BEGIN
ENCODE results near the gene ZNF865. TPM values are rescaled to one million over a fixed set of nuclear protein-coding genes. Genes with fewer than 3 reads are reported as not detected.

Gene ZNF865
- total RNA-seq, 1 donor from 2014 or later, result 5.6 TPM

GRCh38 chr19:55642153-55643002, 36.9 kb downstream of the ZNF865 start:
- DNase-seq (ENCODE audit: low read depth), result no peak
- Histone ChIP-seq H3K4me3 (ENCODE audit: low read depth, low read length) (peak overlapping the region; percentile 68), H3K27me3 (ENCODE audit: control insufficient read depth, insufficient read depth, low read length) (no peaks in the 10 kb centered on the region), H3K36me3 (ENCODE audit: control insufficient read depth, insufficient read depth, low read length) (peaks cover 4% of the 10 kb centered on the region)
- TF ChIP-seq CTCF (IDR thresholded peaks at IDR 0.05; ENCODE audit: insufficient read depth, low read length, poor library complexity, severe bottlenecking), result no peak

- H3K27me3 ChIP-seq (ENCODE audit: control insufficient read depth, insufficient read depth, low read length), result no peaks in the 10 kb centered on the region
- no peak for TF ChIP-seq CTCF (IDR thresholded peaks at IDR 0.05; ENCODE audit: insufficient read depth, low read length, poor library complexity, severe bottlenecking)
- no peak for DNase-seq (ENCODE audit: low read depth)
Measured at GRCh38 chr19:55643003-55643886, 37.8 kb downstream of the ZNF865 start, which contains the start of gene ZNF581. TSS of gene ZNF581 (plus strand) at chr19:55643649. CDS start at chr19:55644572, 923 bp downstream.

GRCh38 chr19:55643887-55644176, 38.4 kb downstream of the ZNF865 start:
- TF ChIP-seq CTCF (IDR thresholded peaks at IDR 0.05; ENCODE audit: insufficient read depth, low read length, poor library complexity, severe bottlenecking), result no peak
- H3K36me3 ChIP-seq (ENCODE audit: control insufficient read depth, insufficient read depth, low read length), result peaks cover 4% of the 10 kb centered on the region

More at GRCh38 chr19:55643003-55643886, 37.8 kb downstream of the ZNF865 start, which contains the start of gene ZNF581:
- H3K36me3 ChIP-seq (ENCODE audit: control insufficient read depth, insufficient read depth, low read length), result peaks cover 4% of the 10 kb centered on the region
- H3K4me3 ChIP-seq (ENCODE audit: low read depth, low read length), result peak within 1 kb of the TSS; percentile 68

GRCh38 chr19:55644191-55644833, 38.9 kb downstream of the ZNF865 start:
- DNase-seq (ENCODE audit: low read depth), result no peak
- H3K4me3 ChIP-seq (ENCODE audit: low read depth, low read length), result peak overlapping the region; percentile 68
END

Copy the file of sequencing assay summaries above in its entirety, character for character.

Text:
ENCODE results near the gene ZNF865. TPM values are rescaled to one million over a fixed set of nuclear protein-coding genes. Genes with fewer than 3 reads are reported as not detected.

Gene ZNF865
- total RNA-seq, 1 donor from 2014 or later, result 5.6 TPM

GRCh38 chr19:55642153-55643002, 36.9 kb downstream of the ZNF865 start:
- DNase-seq (ENCODE audit: low read depth), result no peak
- Histone ChIP-seq H3K4me3 (ENCODE audit: low read depth, low read length) (peak overlapping the region; percentile 68), H3K27me3 (ENCODE audit: control insufficient read depth, insufficient read depth, low read length) (no peaks in the 10 kb centered on the region), H3K36me3 (ENCODE audit: control insufficient read depth, insufficient read depth, low read length) (peaks cover 4% of the 10 kb centered on the region)
- TF ChIP-seq CTCF (IDR thresholded peaks at IDR 0.05; ENCODE audit: insufficient read depth, low read length, poor library complexity, severe bottlenecking), result no peak

- H3K27me3 ChIP-seq (ENCODE audit: control insufficient read depth, insufficient read depth, low read length), result no peaks in the 10 kb centered on the region
- no peak for TF ChIP-seq CTCF (IDR thresholded peaks at IDR 0.05; ENCODE audit: insufficient read depth, low read length, poor library complexity, severe bottlenecking)
- no peak for DNase-seq (ENCODE audit: low read depth)
Measured at GRCh38 chr19:55643003-55643886, 37.8 kb downstream of the ZNF865 start, which contains the start of gene ZNF581. TSS of gene ZNF581 (plus strand) at chr19:55643649. CDS start at chr19:55644572, 923 bp downstream.

GRCh38 chr19:55643887-55644176, 38.4 kb downstream of the ZNF865 start:
- TF ChIP-seq CTCF (IDR thresholded peaks at IDR 0.05; ENCODE audit: insufficient read depth, low read length, poor library complexity, severe bottlenecking), result no peak
- H3K36me3 ChIP-seq (ENCODE audit: control insufficient read depth, insufficient read depth, low read length), result peaks cover 4% of the 10 kb centered on the region

More at GRCh38 chr19:55643003-55643886, 37.8 kb downstream of the ZNF865 start, which contains the start of gene ZNF581:
- H3K36me3 ChIP-seq (ENCODE audit: control insufficient read depth, insufficient read depth, low read length), result peaks cover 4% of the 10 kb centered on the region
- H3K4me3 ChIP-seq (ENCODE audit: low read depth, low read length), result peak within 1 kb of the TSS; percentile 68

GRCh38 chr19:55644191-55644833, 38.9 kb downstream of the ZNF865 start:
- DNase-seq (ENCODE audit: low read depth), result no peak
- H3K4me3 ChIP-seq (ENCODE audit: low read depth, low read length), result peak overlapping the region; percentile 68